With the NBN and its related myths constantly evolving, this list was revised in March 2013
1. The NBN will cost taxpayers 50/70/90/100 billion dollars. We can’t afford it and it’s uncosted
The total capital cost of the NBN is budgeted at $37.4 billion dollars. Of that, the government investment is set at $30.4 billion. The remainder will come from revenue and NBN Co’s private debt. Unlike most Government expendiature though, the NBN is forecast to return all of the Government funds, plus interest, by 2034. It is forecast to begin repaying the Government funds in 2020.
The $50 billion figure often quoted by Malcolm Turnbull is deceptive. It’s a “rounded up” number achieved by adding the NBN capital cost ($37.4bn), together with the payments to be made over time to Telstra for the leasing of their pit, pole and exchange network ($11bn). However, these payments to Telstra are operating expenses, which are paid from the revenue of the NBN. They take place gradually over its lifetime and do not add anything to the Government or debt funding required to build the NBN. Claiming they should be included in the cost of building the network would be akin to adding the cost of electricity to run the Opera House for 30 years to its build cost.
The project has been fully studied and costed by NBN Co and respected independent firms. The 2010 KPMG-McKinsey NBN Implementation Study found that the network could be built for $42.8bn (this was prior to the Telstra deal), would not have any net cost to the Government and would have an estimated net value of $40bn in 2025, earning a return on investment (ROI) of 6-7%, which is more than enough to repay the debt and equity used to build the project. The NBN Corporate Plan has also been independently analysed by respected global corporate advisor Greenhill-Caliburn, which found the revenue and cost projections in the business case were reasonable.
More detailed information about funding the NBN here
2. If it were viable, the private sector would build it
a. The private sector could not afford it. ~$37bn is a huge investment for any company, and well beyond any telco operating in Australia.
b. The private sector demand a ROI of at least 15%, because they need to earn a profit for their shareholders. The NBN has a projected 7% ROI. While this is well below commercial rates, it’s quite acceptable for a Government, which is not seeking to earn a profit.
It has been demonstrated that the private sector only builds the most profitable infrastructure. You only need look at the HFC networks built by Telstra and Optus in the 1990s. They only cover the most densely populated sections of a few capital cities. A network built under such a basis would not achieve the Government’s desired aims of universal broadband access across the country.
It has also been demonstrated that when the private sector does build super-fast fibre broadband networks, the monthly costs are far higher than those provided under the NBN. In South Brisbane, where Telstra was forced to replace their copper with fibre due to a need to move the telephone exchange, the wholesale pricing is about double that of the NBN for slower speeds.
3. We will never need that much speed or data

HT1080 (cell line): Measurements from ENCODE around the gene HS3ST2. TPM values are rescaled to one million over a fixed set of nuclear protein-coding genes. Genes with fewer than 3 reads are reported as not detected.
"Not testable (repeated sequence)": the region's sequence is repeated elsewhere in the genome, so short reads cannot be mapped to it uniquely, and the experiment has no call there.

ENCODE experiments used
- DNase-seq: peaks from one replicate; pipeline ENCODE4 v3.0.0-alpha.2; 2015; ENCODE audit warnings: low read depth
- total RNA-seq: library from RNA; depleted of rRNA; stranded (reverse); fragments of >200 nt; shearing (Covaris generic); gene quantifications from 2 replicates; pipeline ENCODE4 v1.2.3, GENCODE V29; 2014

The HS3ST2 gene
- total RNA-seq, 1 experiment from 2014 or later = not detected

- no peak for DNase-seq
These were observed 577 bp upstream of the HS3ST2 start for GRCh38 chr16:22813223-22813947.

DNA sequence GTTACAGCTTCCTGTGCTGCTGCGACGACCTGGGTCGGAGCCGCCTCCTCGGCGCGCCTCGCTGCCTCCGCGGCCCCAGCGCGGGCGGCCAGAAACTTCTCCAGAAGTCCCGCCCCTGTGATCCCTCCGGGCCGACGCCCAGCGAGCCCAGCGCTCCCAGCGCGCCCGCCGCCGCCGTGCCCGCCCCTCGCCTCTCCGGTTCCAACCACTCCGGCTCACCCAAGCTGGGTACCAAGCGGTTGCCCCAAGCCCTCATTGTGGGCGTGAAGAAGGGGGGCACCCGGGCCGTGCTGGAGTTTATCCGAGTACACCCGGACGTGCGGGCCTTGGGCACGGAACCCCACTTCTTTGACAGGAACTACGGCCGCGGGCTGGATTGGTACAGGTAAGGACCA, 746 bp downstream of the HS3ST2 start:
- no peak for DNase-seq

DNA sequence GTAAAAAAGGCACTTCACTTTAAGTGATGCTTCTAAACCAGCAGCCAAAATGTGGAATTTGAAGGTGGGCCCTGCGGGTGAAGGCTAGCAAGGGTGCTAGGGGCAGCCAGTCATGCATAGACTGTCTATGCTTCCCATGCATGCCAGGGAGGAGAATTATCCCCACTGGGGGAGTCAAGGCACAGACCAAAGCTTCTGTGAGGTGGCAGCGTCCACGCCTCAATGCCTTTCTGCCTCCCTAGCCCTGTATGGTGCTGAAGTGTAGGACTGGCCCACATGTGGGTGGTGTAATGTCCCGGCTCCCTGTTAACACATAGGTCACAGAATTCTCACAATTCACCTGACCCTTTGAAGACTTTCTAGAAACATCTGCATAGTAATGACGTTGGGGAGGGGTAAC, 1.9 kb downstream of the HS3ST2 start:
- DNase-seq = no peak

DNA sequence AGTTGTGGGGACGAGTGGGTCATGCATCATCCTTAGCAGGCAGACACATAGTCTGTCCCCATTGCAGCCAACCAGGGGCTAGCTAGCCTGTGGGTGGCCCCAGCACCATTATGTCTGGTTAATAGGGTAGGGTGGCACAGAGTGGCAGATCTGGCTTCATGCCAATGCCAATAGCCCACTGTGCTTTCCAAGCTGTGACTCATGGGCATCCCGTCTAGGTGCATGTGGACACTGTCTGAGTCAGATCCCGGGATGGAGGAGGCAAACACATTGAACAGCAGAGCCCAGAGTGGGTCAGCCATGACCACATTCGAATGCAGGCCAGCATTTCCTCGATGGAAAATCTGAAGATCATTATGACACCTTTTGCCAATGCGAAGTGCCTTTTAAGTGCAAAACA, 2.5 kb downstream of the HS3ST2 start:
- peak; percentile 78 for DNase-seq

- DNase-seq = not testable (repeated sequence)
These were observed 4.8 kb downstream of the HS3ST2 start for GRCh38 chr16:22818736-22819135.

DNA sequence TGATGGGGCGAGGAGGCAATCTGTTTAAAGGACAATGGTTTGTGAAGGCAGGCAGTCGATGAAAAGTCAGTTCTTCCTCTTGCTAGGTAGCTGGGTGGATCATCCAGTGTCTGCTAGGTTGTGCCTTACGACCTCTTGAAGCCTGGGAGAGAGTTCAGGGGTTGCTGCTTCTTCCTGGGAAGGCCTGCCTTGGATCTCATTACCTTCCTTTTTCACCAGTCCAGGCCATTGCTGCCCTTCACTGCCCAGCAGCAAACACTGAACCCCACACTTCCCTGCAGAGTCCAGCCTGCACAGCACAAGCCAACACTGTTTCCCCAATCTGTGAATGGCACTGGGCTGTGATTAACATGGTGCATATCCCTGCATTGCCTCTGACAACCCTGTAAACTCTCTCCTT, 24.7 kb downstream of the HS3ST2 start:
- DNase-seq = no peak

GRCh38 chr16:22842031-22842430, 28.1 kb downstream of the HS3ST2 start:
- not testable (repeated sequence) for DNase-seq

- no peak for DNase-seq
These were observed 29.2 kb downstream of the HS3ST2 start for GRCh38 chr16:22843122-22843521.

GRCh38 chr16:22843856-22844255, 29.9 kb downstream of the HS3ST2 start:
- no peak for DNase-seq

This claim ignores the massive growth in average internet speeds that have occurred over the relatively short lifetime of the internet. As speeds continue to grow, new applications are quickly developed to take advantage of those new speeds. MP3 files and iPods, YouTube, Skype, HD video, Cloud storage. None of these applications were possible until sufficient bandwidth became available. The Cloud is probably the next Big Thing, but with current broadband speeds in Australia, we will be unable to take advantage of the opportunities it presents.
Check out this graph showing the increase in the speed of internet access in Australia. Due to the limitations of wireless and copper systems, the only way we can maintain this increase is to move to a fibre-based system.
4. Noone else in the world is installing such a system
Fibre-To-The-Premises or Home (FTTP/H) is currently being rolled out in over fifty countries around the World, including New Zealand, Canada, the UK, Germany, Norway, France, Sweden, Kenya, Qatar, Japan, Singapore, Malaysia, Hong Kong and China. Google have announced they are building a trial network to cover up to 500,000 homes in the USA, which complements the Verison FiOS network already covering over 12 million premises. South Korea have announced that they are now spending US$26 billion on upgrading their old 100Mbps FTTB network to full FTTP in order to deliver speeds of 1Gbps, the same as the Australian NBN. This is happening even though they already have a 4G wireless network.
The OECD actually recommends that Governments build FTTP networks.
5. Our internet speed is good enough
Australia has amongst the slowest available broadband speeds in the developed world. This is a huge impost to new technologies for business and education. Where FTTP is available, the cost is so high that only the largest businesses can afford it.
Australia’s average speed of just 1.7Mbps is less than 1/30th of the average speed available in Japan, and about 1/3 of the average speed in the USA. Even the Slovak Republic and Turkey have faster average internet access than Australia! What a disgrace.
As FTTH networks are rolled out around the world, we are moving further and further behind.
6. A Wireless (eg 4G, LTE, WiMax) or DSL (ADSL2+/VDSL/HDSL) network can provide the same speed for a fraction of the price